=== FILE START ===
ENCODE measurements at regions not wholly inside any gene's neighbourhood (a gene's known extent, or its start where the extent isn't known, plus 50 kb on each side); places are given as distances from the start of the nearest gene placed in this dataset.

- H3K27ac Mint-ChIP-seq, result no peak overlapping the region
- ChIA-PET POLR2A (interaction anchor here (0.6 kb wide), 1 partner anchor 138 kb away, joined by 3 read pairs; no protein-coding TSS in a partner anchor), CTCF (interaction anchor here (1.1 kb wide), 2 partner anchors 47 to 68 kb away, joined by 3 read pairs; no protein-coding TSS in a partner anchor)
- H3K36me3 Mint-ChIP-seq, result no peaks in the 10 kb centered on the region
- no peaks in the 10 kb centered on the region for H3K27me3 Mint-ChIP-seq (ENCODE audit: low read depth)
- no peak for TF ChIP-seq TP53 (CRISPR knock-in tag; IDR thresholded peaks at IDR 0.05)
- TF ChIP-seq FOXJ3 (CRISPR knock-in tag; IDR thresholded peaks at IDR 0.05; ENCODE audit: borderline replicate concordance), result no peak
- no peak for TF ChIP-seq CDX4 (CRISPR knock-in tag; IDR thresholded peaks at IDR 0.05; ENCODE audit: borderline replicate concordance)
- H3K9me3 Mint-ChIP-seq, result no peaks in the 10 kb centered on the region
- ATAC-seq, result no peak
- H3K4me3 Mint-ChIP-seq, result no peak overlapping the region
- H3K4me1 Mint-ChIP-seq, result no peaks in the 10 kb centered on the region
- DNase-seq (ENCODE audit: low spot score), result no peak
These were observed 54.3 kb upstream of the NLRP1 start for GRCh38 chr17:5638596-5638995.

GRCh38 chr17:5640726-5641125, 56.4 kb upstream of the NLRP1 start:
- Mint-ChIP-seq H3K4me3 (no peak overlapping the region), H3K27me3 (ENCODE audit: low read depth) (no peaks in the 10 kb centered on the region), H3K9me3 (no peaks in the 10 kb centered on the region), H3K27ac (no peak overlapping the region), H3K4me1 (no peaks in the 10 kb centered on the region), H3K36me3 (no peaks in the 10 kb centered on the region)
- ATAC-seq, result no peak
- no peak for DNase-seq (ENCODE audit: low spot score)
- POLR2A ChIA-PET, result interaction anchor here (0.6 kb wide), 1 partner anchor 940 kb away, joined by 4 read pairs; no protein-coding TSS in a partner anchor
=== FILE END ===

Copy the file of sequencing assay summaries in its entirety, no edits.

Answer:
ENCODE measurements at regions not wholly inside any gene's neighbourhood (a gene's known extent, or its start where the extent isn't known, plus 50 kb on each side); places are given as distances from the start of the nearest gene placed in this dataset.

- H3K27ac Mint-ChIP-seq, result no peak overlapping the region
- ChIA-PET POLR2A (interaction anchor here (0.6 kb wide), 1 partner anchor 138 kb away, joined by 3 read pairs; no protein-coding TSS in a partner anchor), CTCF (interaction anchor here (1.1 kb wide), 2 partner anchors 47 to 68 kb away, joined by 3 read pairs; no protein-coding TSS in a partner anchor)
- H3K36me3 Mint-ChIP-seq, result no peaks in the 10 kb centered on the region
- no peaks in the 10 kb centered on the region for H3K27me3 Mint-ChIP-seq (ENCODE audit: low read depth)
- no peak for TF ChIP-seq TP53 (CRISPR knock-in tag; IDR thresholded peaks at IDR 0.05)
- TF ChIP-seq FOXJ3 (CRISPR knock-in tag; IDR thresholded peaks at IDR 0.05; ENCODE audit: borderline replicate concordance), result no peak
- no peak for TF ChIP-seq CDX4 (CRISPR knock-in tag; IDR thresholded peaks at IDR 0.05; ENCODE audit: borderline replicate concordance)
- H3K9me3 Mint-ChIP-seq, result no peaks in the 10 kb centered on the region
- ATAC-seq, result no peak
- H3K4me3 Mint-ChIP-seq, result no peak overlapping the region
- H3K4me1 Mint-ChIP-seq, result no peaks in the 10 kb centered on the region
- DNase-seq (ENCODE audit: low spot score), result no peak
These were observed 54.3 kb upstream of the NLRP1 start for GRCh38 chr17:5638596-5638995.

GRCh38 chr17:5640726-5641125, 56.4 kb upstream of the NLRP1 start:
- Mint-ChIP-seq H3K4me3 (no peak overlapping the region), H3K27me3 (ENCODE audit: low read depth) (no peaks in the 10 kb centered on the region), H3K9me3 (no peaks in the 10 kb centered on the region), H3K27ac (no peak overlapping the region), H3K4me1 (no peaks in the 10 kb centered on the region), H3K36me3 (no peaks in the 10 kb centered on the region)
- ATAC-seq, result no peak
- no peak for DNase-seq (ENCODE audit: low spot score)
- POLR2A ChIA-PET, result interaction anchor here (0.6 kb wide), 1 partner anchor 940 kb away, joined by 4 read pairs; no protein-coding TSS in a partner anchor